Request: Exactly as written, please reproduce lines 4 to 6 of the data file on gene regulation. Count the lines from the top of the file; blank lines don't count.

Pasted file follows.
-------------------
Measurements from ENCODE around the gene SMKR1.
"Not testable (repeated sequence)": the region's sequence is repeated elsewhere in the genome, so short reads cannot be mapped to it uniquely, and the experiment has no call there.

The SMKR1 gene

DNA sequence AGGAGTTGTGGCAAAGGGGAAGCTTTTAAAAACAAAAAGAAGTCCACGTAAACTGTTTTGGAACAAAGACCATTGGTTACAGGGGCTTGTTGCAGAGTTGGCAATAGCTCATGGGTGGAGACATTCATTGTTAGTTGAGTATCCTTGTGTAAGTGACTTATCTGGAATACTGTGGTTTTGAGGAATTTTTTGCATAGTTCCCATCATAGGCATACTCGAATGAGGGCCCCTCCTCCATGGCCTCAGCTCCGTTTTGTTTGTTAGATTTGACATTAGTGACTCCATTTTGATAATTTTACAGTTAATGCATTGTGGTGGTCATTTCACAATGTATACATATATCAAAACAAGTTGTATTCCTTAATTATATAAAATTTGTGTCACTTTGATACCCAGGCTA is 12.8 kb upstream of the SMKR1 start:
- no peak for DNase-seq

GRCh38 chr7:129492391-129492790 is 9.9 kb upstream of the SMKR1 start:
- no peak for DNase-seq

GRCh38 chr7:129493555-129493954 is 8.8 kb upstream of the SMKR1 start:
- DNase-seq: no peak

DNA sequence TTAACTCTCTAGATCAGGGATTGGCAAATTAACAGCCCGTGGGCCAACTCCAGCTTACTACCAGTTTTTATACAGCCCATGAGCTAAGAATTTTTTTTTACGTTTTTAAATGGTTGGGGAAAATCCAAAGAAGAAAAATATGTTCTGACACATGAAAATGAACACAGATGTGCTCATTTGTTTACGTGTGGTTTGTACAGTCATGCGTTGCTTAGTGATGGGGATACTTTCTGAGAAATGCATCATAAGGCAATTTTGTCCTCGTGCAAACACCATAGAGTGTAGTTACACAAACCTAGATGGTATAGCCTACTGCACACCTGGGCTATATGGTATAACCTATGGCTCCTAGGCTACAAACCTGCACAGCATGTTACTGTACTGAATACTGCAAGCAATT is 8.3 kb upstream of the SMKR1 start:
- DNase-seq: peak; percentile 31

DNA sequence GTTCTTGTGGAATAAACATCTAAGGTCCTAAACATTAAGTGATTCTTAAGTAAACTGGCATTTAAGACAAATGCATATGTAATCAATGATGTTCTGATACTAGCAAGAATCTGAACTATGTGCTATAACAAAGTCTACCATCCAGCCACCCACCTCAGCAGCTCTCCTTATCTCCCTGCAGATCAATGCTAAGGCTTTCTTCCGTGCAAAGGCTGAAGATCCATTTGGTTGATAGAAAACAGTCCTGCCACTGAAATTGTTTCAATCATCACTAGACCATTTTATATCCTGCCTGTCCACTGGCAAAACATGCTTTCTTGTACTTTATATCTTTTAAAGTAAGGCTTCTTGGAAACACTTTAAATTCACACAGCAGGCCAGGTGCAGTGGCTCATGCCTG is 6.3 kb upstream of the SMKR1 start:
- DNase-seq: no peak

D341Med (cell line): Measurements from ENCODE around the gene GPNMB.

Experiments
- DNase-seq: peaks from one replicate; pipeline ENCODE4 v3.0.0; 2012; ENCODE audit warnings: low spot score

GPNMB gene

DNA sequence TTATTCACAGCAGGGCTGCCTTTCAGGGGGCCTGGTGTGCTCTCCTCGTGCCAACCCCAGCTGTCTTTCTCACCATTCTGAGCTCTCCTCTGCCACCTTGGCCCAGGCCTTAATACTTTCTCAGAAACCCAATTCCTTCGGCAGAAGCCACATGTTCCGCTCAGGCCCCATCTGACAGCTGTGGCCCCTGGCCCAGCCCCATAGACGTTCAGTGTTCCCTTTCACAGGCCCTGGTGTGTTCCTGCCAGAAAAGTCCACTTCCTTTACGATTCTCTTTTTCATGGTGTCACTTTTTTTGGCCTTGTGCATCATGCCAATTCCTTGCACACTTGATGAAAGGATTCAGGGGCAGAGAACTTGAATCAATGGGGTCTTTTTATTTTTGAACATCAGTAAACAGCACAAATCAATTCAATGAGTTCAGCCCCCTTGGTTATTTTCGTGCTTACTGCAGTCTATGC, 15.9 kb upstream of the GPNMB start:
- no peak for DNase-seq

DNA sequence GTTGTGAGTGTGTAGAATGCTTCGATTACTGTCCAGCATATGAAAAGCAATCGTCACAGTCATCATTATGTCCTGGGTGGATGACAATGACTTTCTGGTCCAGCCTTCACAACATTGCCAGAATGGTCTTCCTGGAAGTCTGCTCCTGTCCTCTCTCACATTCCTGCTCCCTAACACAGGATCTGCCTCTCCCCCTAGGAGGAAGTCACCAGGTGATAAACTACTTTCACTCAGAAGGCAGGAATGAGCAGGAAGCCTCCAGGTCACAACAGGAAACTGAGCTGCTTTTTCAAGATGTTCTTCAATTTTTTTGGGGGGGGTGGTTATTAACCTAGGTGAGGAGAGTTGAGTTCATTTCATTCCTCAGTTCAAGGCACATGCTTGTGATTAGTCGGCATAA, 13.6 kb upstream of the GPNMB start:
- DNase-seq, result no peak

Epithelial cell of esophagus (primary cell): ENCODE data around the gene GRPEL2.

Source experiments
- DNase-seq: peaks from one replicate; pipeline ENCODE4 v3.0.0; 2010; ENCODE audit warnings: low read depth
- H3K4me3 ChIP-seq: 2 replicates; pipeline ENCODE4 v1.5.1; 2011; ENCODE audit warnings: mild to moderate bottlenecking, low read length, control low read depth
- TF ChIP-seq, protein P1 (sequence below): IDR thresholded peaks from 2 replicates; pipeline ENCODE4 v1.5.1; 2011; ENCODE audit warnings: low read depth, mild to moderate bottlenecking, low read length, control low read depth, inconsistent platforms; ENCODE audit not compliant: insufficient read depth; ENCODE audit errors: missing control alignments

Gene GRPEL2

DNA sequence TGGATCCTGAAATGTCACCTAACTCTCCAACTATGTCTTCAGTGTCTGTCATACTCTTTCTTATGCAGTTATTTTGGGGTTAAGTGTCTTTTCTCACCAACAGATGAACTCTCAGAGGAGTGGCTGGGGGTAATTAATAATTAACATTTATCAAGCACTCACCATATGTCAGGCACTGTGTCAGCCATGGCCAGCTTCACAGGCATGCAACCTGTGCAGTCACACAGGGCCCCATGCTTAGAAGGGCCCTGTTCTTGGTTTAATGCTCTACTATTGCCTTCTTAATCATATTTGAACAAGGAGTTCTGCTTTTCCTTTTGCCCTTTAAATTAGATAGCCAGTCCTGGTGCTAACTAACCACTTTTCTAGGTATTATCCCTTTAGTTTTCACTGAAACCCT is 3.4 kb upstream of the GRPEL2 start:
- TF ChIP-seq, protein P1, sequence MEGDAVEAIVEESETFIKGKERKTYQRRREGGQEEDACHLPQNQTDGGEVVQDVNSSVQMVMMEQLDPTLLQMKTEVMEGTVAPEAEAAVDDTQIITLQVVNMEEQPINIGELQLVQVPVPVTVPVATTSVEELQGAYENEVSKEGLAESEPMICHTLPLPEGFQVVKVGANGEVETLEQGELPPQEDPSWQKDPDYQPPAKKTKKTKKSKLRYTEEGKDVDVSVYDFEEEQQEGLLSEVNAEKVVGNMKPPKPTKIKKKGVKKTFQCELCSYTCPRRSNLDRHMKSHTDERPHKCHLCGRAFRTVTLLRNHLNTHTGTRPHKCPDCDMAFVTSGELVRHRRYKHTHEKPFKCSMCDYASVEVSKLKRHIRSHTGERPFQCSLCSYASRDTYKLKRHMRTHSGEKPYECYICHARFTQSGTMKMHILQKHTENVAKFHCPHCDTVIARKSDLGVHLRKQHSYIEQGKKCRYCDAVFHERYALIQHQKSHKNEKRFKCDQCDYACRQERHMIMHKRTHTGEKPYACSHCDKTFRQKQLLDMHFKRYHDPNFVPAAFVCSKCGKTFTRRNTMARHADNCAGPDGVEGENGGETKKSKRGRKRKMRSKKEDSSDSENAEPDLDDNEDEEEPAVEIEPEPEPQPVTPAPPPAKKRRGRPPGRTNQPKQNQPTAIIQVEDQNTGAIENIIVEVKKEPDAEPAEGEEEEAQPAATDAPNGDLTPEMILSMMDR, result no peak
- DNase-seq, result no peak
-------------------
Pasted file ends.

DNA sequence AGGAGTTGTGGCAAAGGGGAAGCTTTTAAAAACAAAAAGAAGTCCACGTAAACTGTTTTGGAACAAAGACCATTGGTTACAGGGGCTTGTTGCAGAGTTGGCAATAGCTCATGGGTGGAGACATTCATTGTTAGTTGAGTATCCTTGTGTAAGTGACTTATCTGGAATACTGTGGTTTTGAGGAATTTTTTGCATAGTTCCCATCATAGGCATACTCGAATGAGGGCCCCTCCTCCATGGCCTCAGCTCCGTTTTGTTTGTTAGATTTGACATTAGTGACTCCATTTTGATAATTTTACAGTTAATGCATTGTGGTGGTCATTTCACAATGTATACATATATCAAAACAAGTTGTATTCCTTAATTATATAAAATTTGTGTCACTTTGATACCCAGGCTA is 12.8 kb upstream of the SMKR1 start:
- no peak for DNase-seq

GRCh38 chr7:129492391-129492790 is 9.9 kb upstream of the SMKR1 start: